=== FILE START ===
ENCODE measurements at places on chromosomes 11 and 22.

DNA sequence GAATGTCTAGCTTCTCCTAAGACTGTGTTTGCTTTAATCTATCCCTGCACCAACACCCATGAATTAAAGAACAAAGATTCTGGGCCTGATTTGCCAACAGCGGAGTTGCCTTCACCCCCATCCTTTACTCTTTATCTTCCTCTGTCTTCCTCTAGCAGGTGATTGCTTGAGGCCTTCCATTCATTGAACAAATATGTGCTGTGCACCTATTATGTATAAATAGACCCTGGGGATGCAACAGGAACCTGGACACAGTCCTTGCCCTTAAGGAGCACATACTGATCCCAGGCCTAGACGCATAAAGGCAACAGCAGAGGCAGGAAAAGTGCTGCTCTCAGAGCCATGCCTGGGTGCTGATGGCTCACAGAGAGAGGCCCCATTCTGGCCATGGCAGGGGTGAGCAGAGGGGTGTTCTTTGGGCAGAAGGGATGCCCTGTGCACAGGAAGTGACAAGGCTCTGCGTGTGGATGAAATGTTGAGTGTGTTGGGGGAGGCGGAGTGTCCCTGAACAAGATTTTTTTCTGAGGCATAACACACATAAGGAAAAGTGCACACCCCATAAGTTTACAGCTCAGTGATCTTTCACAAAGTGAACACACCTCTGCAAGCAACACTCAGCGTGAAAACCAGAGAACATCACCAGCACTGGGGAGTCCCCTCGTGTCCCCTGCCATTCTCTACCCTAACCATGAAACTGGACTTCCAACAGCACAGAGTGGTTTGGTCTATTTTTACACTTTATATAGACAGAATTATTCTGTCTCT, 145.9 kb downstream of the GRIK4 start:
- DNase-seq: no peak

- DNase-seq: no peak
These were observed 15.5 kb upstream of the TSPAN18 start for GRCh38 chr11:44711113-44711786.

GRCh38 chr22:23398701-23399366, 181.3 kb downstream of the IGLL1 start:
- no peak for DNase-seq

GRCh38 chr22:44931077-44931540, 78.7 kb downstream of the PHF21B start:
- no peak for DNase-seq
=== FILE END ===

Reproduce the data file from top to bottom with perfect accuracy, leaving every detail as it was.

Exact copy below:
ENCODE measurements at places on chromosomes 11 and 22.

DNA sequence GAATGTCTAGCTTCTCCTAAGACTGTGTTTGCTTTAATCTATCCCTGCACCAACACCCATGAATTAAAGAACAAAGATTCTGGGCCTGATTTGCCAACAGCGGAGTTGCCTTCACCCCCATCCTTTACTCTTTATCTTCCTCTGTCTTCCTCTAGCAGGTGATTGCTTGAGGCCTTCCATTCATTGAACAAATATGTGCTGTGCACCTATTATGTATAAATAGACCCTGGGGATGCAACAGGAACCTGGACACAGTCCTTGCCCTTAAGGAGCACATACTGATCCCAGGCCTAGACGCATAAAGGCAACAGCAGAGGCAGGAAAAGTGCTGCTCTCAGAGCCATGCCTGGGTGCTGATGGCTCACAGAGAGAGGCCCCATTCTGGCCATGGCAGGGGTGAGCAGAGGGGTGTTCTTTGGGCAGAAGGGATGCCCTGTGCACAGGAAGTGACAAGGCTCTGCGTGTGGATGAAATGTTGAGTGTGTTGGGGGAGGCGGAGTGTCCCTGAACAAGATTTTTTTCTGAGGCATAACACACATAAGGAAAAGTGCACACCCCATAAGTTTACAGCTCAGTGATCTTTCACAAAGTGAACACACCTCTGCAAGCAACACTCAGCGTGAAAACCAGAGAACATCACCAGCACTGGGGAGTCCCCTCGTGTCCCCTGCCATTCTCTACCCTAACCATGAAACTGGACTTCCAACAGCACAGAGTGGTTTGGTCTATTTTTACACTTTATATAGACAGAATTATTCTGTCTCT, 145.9 kb downstream of the GRIK4 start:
- DNase-seq: no peak

- DNase-seq: no peak
These were observed 15.5 kb upstream of the TSPAN18 start for GRCh38 chr11:44711113-44711786.

GRCh38 chr22:23398701-23399366, 181.3 kb downstream of the IGLL1 start:
- no peak for DNase-seq

GRCh38 chr22:44931077-44931540, 78.7 kb downstream of the PHF21B start:
- no peak for DNase-seq